wall is almost out between the kitchen and the bathroom Late on Sunday afternoon we celebrated with another great Abby’s pizza before we headed back over the mountain to our snowy home with the ice covered road up to the house.  There is something about being able to leave, to actually get out of the funky cottage and back to our beautiful beautiful well water and warm wood stove and roomy bathrooms and all the goodies of living in a “real” house that make it all fun instead of depressing. The woman who lived in the cottage before us raised many sons there in the 60’s.  We still can’t figure out where everyone slept, unless she sent the boys outside to the even funkier bunkhouse.  Who knows.  People did live differently then I guess. I know I did.
well pump house at the cottageThe cottage has a well, but the water has some salts in it, and it only gives about 2.5 gallons a minute.  We had a long hose from the well house to the fire and after running it for about 20 minutes, we suddenly had no more water.  Uhoh again.  Neither of us has a clue how to prime a well pump, so had to go to the internet to discover that we probably had a submersible pump that didn’t need priming anyway.  Just turn it off and wait two hours and see if it recovers. 
We went inside, and waited, then back out to start up the water and uhoh again, no water at all. As Mo was walking back to the pump house, she discovered what we had missed earlier…a kink in the hose…can you believe that?!?!  We never really ran the well dry at all.  It was such a relief that we were all excited again about having 2.5 gallons a minute after all.  We do bring drinking water from home, though, and there is no way we will put that salty water in our MoHo tanks.  Guess we can’t ever really ‘move’ over to the cottage even when we get too old to shovel snow and haul wood at home in Rocky Point.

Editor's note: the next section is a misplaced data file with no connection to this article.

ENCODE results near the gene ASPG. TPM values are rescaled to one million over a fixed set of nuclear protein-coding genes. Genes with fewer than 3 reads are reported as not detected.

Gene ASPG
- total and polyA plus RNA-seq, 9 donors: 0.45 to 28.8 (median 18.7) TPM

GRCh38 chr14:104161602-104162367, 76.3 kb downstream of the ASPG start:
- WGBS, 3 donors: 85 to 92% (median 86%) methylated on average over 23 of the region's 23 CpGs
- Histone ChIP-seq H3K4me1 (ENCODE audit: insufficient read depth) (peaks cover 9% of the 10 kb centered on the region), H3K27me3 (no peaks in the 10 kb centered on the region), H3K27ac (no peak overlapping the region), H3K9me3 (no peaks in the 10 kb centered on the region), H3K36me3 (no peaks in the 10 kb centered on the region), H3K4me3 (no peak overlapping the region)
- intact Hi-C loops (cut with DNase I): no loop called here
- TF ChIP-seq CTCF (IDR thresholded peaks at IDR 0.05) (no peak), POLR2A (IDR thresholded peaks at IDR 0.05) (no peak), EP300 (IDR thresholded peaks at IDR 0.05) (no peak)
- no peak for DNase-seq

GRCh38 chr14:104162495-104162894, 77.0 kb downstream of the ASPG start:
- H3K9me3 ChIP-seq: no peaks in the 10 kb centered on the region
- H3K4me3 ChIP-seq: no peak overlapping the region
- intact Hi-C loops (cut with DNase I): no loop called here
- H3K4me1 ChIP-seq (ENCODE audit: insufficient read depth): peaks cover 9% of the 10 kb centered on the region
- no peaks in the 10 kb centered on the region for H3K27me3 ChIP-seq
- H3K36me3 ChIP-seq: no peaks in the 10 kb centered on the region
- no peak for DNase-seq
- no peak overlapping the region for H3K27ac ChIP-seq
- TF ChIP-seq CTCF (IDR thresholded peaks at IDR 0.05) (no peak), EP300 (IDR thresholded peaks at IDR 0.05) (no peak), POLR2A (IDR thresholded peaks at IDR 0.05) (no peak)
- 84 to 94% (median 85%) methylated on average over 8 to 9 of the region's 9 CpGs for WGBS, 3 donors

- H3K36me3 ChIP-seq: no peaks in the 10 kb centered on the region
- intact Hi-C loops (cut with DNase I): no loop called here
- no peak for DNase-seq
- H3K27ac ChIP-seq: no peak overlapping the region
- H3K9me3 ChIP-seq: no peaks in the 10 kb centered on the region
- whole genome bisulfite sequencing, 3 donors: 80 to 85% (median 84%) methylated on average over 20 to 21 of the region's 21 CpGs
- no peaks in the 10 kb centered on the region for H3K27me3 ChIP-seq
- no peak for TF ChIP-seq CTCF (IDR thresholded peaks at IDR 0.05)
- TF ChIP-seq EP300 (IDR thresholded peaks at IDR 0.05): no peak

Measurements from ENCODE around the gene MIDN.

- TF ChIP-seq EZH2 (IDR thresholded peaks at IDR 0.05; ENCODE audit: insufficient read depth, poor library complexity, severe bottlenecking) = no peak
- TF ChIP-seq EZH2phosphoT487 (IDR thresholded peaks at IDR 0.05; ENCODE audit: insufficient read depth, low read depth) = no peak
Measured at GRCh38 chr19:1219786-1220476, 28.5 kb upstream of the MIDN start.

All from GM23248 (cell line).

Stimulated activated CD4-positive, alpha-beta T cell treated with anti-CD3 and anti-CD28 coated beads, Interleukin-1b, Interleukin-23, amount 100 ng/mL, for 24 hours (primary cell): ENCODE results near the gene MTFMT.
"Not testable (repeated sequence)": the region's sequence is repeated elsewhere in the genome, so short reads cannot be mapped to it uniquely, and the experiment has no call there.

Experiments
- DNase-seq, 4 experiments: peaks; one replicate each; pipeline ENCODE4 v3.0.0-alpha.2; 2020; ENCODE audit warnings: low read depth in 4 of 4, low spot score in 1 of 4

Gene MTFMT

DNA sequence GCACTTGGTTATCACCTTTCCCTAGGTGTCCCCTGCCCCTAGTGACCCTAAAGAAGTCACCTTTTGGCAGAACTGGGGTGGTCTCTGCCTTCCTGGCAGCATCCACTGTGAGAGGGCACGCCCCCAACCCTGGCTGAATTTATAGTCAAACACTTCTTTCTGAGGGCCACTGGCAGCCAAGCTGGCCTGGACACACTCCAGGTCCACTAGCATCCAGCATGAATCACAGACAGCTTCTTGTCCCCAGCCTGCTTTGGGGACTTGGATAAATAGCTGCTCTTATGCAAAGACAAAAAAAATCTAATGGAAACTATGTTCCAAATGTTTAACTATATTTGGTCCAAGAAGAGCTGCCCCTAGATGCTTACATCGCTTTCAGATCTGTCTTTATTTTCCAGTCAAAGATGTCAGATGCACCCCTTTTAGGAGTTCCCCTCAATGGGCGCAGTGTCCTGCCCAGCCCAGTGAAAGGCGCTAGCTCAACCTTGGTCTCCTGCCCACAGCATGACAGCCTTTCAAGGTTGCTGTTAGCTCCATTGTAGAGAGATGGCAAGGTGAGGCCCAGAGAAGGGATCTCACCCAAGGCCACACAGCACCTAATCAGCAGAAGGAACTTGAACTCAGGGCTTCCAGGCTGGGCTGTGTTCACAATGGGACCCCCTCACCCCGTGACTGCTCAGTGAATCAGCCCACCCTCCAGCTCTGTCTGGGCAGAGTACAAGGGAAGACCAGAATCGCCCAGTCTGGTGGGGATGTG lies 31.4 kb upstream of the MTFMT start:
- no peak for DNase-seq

Ah well, we are home again, and I am working this week, but next week we will go back to the cottage.  Only this time it will be what it was supposed to be, just a little stopover place for us to relax a bit before we load up the MoHo and head for the beach.  Brookings here we come!  Rain or shine.  Rumor has it there might be at least a couple of days of sunshine at the ocean and we are going to make sure we find it.morning sunlight in the cottage kitchen

February This n That

Home in Rocky Point, Oregon Sunshine and 49 degrees, low tonight 27
Valentines Day Decor (10)
Valentines Day Decor (5)We returned home from our January travels just in time to get the last of the Christmas lights down and the Valentine decorations up.  I know, I am a little bit crazy that way.  I love to do seasonal decorations.